Psychedelics in Medicine. Placebo or panacea?
There is increasing interest in the potential for psychedelic drugs such as psilocybin, LSD and ketamine to treat several mental health disorders, with a growing number of randomised controlled trials (RCTs) being conducted to investigate the therapeutic effectiveness of psychedelics. In order for an RCT to give an unbiased estimate of treatment effect size, participants and persons involved in the conduct of the trial should remain blinded to the intervention – a requirement difficult to achieve given the strong subjective effects of psychedelics. While psychedelic RCTs have generally shown promising results, with large effect sizes reported, these are likely over-estimated due to de-blinding of participants and high levels of response expectancy. The implications of medical regulators potentially approving psychedelic drugs as medicines despite these confounds existing in trial data will be discussed.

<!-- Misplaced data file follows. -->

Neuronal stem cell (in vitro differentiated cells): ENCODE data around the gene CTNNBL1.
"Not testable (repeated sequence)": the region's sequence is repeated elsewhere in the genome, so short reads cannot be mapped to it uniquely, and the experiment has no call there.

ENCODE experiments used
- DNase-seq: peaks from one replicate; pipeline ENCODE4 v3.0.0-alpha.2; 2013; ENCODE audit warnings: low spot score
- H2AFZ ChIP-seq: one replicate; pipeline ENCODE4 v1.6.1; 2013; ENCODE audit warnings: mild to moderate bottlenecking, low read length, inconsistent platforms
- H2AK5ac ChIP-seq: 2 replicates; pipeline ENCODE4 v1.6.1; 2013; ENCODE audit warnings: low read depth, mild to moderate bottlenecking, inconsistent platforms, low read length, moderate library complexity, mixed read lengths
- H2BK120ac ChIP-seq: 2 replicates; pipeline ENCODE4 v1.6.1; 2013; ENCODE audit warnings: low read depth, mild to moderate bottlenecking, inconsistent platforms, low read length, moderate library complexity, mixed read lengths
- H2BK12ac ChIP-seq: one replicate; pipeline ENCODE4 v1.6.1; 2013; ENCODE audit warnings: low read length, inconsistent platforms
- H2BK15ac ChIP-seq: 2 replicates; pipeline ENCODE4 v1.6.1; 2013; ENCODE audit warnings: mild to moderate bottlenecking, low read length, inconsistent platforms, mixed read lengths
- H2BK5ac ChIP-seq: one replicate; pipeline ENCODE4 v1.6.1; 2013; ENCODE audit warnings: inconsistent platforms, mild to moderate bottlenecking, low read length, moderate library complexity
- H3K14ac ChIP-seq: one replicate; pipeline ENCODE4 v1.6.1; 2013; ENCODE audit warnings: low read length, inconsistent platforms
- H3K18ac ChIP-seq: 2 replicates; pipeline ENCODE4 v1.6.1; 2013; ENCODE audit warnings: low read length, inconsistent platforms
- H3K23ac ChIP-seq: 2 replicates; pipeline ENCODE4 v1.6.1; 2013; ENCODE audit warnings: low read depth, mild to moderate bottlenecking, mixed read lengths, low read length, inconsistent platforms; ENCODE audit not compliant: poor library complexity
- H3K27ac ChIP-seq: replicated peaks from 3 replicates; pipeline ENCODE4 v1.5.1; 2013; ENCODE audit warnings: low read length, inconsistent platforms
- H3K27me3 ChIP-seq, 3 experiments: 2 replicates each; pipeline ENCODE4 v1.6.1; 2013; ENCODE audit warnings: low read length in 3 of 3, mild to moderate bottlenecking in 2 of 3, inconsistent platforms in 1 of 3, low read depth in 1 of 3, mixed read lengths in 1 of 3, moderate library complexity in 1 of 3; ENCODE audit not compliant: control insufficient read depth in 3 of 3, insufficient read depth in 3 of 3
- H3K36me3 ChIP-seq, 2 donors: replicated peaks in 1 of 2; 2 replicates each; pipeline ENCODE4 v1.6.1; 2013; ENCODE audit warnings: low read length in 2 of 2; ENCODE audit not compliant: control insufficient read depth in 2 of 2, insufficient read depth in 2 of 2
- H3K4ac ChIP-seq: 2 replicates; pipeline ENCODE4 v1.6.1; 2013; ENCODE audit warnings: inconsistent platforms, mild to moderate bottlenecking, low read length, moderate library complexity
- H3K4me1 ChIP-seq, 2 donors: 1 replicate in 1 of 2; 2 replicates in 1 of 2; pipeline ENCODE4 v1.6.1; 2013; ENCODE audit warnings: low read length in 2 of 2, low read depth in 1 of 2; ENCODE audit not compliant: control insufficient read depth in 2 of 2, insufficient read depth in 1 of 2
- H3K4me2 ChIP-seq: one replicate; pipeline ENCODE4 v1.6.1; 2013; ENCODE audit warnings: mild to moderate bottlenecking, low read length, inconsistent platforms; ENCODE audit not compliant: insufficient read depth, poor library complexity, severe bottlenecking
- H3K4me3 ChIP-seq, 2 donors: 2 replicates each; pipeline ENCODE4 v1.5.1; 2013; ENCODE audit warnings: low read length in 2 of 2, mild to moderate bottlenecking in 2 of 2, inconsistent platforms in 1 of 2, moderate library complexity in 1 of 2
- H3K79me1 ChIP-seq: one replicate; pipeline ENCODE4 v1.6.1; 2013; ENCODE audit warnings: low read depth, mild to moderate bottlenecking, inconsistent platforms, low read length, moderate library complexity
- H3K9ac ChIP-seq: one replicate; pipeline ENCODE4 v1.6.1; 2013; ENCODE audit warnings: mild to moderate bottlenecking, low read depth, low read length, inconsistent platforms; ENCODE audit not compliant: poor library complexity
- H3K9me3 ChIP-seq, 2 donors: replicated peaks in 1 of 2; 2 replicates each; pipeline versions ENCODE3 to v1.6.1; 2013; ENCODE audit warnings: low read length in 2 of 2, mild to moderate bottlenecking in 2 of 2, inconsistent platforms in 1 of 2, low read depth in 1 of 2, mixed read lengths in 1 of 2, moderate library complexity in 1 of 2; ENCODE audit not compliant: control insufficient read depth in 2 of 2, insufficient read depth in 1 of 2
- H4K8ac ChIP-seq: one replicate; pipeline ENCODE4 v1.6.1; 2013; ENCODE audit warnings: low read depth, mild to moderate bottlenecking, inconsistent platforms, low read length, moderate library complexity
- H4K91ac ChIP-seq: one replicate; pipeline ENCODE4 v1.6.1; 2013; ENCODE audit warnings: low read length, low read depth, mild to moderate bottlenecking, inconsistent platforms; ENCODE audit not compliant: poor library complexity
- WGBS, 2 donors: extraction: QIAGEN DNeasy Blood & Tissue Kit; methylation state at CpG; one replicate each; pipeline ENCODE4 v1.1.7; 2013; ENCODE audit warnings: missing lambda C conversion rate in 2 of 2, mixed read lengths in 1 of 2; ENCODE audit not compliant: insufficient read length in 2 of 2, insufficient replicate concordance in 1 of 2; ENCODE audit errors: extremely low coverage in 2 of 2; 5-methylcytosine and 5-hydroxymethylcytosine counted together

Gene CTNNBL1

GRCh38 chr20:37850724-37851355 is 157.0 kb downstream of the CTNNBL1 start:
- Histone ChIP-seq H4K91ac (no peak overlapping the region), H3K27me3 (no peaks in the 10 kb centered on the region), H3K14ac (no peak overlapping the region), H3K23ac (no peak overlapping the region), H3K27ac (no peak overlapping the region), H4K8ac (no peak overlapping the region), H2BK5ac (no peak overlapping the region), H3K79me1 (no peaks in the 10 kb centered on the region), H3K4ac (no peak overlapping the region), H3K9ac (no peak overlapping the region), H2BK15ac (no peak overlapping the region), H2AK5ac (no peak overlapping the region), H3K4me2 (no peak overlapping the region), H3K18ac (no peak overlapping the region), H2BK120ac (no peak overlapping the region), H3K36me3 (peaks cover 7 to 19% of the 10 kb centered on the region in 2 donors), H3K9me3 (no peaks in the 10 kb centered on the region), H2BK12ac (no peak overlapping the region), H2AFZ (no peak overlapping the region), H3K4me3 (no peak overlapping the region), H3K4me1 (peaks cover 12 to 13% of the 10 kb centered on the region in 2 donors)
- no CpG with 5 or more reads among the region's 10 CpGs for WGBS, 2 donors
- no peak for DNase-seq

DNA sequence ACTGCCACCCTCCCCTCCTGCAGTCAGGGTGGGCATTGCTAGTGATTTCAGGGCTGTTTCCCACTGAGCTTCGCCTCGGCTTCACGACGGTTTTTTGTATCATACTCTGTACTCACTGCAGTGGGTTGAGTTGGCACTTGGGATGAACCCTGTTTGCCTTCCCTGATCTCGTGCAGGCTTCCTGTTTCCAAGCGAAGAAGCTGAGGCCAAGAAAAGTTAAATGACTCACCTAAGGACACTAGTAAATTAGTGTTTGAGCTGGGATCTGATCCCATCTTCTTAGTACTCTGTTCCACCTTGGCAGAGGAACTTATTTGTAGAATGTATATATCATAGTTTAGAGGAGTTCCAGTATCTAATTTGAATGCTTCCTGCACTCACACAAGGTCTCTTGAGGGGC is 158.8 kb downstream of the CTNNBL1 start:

Dr Suresh Muthukumarasway is currently an Associate Professor in psychopharmacology at The University of Auckland.
Suresh started studying psychedelic drugs in 2011, collaborating with Professor David Nutt and Dr Robin Carhart-Harris, investigating the electrophysiology of psilocybin. Since then he has been involved in neuroscience studies of LSD, ketamine, DMT and ayahuasca. His research group is soon to start the first placebo controlled study of LSD microdosing, where participants will be allowed to take LSD at home on prescription.